Walking around downtown Kralendijk, Bonaire, my curiosity led me into a store called “The Saltman.” Having seen the Cargill Salt hills on the southern part of the island earlier that week, I had some idea about the connection of salt with Bonaire. Production of salt started in Bonaire circa 1636 by the Dutch West India Company and their African slaves. Even today, over 20% of the island is used for production of sea salt, in a completely natural way through sun drying.
Walking in the store, I was completely overwhelmed with “everything salt.” From salt crystals, table sea salt, salt mills, bath bombs, to bath salts and lotions, this was a salty oasis!
I was greeted by the owner Mr. Sjoerd Vanderbrug (aka Saltman) himself. Vanderbrug is Dutch, who moved to Bonaire from Indonesia. Never been I had met someone who was so passionate about salt. He explained to me in what seemed like 100 Benefits of Sea Salt, why salt was the single most important spice that sustained human life, how it has been used over civilizations from preserving food through the winter to exfoliate the skin, that sodium is the sixth most abundant element in the Earth’s crust, how it regulates blood pressure and pH balance, and keeps your teeth clean. He spoke about how the discovery of salt on Bonaire put the island on the map, as there were no other valuable resources.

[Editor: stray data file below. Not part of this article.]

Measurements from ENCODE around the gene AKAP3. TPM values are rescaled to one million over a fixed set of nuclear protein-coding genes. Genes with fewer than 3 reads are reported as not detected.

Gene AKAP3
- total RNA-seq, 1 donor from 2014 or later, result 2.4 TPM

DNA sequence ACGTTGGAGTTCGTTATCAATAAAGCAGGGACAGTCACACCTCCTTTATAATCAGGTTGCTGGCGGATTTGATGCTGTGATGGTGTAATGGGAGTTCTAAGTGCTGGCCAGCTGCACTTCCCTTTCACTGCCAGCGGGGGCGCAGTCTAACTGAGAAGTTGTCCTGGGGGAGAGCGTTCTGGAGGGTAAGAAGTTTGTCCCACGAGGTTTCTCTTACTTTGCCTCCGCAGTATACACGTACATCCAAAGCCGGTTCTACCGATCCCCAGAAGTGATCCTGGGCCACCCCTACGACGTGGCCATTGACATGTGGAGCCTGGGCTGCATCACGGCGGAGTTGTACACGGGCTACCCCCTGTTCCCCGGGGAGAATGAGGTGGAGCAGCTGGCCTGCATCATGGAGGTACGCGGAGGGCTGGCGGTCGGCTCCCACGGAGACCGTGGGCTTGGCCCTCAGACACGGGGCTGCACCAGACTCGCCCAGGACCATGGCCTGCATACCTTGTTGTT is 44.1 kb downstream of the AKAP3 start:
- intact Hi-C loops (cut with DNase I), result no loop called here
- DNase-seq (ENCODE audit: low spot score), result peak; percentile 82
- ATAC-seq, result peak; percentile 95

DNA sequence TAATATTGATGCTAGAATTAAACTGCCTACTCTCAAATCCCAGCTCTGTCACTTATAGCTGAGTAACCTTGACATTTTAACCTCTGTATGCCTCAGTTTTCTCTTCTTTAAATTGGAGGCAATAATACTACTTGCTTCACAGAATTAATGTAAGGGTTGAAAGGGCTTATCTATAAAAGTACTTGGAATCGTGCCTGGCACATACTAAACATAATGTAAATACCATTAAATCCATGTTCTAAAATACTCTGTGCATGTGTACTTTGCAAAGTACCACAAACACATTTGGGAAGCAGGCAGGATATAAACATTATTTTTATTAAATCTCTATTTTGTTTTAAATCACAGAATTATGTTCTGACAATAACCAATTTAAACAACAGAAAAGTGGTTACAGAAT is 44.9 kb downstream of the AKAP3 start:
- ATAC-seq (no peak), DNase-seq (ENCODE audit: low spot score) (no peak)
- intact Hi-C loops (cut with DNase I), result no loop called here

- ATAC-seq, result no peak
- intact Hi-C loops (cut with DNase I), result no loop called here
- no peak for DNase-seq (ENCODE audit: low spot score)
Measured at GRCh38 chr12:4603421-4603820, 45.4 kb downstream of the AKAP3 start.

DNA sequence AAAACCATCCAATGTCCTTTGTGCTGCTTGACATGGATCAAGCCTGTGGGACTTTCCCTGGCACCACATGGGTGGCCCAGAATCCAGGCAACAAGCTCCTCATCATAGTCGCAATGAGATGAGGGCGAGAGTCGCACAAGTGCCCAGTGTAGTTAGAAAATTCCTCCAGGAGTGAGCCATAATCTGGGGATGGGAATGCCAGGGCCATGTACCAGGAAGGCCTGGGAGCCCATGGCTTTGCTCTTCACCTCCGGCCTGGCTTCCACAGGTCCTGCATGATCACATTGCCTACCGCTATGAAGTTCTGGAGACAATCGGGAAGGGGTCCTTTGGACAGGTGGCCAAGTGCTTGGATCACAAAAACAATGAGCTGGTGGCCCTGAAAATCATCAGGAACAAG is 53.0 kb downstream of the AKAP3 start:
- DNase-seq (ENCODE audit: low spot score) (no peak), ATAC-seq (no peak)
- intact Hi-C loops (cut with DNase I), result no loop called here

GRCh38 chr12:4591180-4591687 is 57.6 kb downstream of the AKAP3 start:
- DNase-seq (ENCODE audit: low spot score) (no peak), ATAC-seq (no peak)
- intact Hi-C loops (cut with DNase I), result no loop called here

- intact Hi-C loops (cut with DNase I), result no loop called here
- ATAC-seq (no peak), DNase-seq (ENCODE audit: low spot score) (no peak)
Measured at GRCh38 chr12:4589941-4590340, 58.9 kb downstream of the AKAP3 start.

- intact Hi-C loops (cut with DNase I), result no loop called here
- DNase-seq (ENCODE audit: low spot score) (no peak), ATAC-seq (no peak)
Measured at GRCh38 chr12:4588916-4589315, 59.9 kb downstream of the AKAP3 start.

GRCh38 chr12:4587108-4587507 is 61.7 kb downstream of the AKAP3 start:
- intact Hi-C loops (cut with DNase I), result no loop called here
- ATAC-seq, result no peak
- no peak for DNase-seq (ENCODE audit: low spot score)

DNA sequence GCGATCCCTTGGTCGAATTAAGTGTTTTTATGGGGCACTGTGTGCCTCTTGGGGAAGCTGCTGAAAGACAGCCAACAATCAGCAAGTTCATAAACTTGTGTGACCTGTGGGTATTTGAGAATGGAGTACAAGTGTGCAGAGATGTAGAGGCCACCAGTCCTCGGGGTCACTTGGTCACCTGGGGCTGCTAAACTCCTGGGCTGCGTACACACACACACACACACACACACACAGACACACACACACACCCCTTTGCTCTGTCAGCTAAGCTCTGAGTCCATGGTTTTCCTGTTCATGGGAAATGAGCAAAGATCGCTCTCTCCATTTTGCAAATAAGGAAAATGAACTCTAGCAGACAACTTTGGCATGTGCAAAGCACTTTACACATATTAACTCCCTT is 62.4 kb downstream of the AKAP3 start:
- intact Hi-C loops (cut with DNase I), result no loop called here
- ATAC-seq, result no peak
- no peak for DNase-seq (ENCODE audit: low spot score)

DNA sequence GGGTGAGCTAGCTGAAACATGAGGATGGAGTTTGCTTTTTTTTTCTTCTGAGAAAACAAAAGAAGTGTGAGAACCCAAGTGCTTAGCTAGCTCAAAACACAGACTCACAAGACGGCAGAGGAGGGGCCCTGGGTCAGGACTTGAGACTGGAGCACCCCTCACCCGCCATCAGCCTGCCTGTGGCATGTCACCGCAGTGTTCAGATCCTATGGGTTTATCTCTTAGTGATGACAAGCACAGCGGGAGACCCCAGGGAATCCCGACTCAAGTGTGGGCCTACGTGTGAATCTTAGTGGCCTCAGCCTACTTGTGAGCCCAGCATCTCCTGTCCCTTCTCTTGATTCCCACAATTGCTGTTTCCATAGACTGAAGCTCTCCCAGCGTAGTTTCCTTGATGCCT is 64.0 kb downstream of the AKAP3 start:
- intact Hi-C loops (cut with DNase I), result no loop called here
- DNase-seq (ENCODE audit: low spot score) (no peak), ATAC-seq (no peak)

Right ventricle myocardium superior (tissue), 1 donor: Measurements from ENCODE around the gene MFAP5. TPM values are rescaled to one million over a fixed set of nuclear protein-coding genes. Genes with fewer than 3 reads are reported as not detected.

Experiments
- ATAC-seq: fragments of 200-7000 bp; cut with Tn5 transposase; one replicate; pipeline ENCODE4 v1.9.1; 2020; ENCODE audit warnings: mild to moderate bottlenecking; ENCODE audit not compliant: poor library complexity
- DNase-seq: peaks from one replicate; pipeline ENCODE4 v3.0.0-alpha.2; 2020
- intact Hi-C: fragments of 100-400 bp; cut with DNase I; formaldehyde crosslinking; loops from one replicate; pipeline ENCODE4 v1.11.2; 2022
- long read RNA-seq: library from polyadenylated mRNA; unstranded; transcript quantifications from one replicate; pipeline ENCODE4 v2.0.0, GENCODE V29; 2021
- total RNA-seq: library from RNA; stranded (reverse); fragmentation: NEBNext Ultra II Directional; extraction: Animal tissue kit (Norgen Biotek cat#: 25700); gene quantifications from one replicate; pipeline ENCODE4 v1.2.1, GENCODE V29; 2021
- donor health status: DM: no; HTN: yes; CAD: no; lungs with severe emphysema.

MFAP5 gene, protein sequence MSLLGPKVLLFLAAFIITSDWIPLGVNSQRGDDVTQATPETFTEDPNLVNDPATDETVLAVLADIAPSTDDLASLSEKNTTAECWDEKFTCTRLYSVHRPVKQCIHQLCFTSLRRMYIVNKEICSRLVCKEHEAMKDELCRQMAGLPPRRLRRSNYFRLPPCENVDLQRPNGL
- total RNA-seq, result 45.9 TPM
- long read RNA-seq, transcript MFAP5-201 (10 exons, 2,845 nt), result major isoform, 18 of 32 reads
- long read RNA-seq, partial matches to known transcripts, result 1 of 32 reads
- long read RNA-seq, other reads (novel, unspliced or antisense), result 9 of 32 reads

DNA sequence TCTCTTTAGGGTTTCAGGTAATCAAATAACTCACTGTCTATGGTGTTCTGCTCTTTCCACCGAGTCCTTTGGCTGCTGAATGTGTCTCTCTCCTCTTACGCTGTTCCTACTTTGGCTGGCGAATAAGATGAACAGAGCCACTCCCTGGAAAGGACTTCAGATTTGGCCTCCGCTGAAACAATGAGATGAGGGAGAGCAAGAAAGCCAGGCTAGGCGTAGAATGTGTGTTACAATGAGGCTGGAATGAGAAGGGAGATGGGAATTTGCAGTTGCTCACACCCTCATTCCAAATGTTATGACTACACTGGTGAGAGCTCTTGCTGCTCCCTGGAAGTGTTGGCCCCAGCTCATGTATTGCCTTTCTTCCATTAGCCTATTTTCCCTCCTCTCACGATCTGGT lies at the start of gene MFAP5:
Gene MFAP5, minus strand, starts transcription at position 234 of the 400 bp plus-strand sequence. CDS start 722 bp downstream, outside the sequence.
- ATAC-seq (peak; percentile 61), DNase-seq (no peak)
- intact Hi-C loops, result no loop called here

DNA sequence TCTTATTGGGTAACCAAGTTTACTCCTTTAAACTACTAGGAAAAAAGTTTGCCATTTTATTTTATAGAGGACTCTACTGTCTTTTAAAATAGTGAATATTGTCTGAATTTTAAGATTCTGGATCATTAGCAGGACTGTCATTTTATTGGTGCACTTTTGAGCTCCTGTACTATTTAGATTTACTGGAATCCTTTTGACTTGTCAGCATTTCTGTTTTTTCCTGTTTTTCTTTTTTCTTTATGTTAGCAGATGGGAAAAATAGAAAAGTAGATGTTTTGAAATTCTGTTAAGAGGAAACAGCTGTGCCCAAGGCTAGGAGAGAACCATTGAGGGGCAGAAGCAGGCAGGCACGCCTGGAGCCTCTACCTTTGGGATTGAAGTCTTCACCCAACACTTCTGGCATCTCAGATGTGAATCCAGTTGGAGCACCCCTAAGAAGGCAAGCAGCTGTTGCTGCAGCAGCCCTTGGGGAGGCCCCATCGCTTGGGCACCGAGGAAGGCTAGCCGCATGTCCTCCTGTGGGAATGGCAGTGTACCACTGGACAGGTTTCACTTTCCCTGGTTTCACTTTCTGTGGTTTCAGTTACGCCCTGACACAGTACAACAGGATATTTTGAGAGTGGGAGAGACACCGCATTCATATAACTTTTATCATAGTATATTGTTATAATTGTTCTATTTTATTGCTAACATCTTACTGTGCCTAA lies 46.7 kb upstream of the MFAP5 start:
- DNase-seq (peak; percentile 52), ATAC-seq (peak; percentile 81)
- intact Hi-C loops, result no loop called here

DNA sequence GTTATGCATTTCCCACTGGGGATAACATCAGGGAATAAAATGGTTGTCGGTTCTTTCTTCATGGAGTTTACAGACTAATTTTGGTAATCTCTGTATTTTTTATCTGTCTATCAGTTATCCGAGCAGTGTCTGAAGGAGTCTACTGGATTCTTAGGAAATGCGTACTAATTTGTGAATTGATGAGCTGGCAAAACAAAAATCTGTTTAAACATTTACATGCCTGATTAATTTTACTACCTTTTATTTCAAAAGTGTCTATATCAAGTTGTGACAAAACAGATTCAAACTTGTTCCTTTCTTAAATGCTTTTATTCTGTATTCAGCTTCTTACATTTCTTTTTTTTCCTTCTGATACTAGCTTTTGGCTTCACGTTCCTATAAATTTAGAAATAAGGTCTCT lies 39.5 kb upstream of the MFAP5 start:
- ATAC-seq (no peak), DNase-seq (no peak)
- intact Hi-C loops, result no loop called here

So “whats the difference between Himalayan vs Kosher vs Regular vs Sea Salt” I asked the Saltman himself. The difference is in source, production, texture, color and taste. Regular table salt is highly refined and enhanced with iodine (an important dietary supplement), whereas sea salt is made by evaporating water. Himalayan sea salt has a pink color from traces of iron oxide found in it. Kosher salt is more coarse than regular salt and is often used for sprinkling on top of food. When cooked, there is no remarkable difference between the flavors of different salts.
Vanderbrug buys the salt from Cargill and spends considerable effort into marketing the product. He started with a dome shaped box to resemble the salt hill and expanded his packaging to boxes, tubs, salt mills (grinders), loose salt and bags of colored bath salt. When cruisers and vacationers come to Bonaire, they want something they can take home as souvenirs and gift to their family and friends. With the limited number of local products available on the island, Bonaire Sea Salt definitely stands out. It is also available at local restaurants and airport gift shops.
Adjacent to the shop, Vanderbrug also has a coffee shop and a bed and breakfast.